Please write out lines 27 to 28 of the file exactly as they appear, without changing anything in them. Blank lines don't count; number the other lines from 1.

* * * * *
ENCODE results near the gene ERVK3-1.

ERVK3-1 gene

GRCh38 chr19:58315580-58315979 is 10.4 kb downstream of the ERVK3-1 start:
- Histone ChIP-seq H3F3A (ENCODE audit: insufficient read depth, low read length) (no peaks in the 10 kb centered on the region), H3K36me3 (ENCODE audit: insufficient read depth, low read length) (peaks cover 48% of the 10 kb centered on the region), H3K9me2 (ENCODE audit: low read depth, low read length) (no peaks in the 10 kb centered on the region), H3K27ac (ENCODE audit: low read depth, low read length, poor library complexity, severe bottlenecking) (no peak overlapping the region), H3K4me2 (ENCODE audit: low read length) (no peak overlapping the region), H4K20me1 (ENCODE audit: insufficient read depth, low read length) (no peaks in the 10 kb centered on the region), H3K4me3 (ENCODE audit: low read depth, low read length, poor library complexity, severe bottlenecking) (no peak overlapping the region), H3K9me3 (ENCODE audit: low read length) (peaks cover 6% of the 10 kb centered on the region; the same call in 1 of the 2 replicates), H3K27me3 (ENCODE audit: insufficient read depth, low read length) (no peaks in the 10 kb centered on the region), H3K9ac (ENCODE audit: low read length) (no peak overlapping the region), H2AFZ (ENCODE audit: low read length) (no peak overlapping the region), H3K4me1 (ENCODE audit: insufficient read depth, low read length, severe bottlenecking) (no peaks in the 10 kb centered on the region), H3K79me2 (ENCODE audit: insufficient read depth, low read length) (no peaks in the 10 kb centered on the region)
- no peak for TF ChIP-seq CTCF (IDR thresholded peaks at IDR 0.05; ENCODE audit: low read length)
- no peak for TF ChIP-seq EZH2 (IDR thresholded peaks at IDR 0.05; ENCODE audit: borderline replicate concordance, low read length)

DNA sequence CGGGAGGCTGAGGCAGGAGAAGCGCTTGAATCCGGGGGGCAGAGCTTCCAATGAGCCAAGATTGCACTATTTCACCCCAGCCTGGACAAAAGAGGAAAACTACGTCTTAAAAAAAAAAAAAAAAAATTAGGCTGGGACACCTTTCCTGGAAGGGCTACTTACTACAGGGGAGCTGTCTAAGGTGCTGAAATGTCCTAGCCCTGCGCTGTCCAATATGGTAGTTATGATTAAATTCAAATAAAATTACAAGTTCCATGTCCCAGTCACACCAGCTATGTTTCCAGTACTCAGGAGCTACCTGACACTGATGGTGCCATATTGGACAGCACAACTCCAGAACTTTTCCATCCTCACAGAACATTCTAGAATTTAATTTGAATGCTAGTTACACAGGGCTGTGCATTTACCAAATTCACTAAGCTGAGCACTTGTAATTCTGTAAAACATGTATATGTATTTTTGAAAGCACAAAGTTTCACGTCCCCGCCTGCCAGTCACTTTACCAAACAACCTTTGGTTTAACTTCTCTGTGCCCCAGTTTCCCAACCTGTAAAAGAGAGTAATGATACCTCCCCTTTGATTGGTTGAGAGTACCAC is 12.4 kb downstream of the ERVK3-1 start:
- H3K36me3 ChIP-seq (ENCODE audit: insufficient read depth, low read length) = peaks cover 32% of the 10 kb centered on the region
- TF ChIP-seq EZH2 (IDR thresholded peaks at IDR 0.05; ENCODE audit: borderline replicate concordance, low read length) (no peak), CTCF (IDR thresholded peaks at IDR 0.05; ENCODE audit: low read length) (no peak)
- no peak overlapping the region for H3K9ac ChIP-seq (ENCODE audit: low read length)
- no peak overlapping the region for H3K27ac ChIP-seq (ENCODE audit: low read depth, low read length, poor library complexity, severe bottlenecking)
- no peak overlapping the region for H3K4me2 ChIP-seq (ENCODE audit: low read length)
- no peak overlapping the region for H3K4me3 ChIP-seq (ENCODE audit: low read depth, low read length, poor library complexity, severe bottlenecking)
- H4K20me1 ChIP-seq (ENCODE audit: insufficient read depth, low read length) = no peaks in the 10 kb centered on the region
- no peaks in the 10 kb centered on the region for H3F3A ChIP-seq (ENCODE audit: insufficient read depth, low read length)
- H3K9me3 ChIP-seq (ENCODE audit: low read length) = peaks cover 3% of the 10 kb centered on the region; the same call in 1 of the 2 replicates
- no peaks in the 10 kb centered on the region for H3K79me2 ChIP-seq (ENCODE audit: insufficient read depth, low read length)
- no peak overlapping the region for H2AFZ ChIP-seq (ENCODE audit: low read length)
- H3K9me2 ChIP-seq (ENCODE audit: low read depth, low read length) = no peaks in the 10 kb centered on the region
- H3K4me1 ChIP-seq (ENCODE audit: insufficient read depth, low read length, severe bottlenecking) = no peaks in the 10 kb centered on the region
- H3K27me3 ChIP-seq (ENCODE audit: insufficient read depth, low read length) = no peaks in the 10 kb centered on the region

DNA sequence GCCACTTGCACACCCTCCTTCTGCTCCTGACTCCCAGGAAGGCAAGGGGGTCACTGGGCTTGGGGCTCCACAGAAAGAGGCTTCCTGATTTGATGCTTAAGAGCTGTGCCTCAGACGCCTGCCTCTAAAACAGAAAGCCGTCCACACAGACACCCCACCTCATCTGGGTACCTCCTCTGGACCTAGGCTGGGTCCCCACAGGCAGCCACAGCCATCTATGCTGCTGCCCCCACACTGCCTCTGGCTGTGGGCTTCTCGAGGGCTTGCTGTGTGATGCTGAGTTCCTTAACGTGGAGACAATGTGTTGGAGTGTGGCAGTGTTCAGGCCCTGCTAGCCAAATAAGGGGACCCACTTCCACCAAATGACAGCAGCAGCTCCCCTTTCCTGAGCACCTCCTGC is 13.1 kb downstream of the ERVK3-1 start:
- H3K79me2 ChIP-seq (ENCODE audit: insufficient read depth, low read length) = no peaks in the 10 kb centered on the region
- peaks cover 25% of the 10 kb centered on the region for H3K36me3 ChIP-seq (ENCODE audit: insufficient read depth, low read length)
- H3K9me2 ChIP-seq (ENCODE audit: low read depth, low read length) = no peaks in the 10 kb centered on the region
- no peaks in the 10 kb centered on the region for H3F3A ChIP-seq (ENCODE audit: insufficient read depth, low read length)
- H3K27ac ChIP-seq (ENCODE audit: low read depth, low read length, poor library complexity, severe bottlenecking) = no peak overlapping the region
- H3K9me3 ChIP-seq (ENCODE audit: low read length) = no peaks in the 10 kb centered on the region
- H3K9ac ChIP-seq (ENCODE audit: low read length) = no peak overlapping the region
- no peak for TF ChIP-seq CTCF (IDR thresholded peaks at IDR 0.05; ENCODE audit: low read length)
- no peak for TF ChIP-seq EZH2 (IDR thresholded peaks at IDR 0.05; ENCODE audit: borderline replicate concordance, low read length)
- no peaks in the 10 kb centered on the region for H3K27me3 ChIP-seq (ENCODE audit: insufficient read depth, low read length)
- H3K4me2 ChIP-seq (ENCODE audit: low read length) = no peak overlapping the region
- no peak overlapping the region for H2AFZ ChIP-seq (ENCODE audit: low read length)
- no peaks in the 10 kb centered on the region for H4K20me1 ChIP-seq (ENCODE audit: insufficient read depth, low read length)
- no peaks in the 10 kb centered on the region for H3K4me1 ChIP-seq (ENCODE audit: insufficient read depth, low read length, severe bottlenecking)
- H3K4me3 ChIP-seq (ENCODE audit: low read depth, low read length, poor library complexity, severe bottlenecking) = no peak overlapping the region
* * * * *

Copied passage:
- H3K27ac ChIP-seq (ENCODE audit: low read depth, low read length, poor library complexity, severe bottlenecking) = no peak overlapping the region
- H3K9me3 ChIP-seq (ENCODE audit: low read length) = no peaks in the 10 kb centered on the region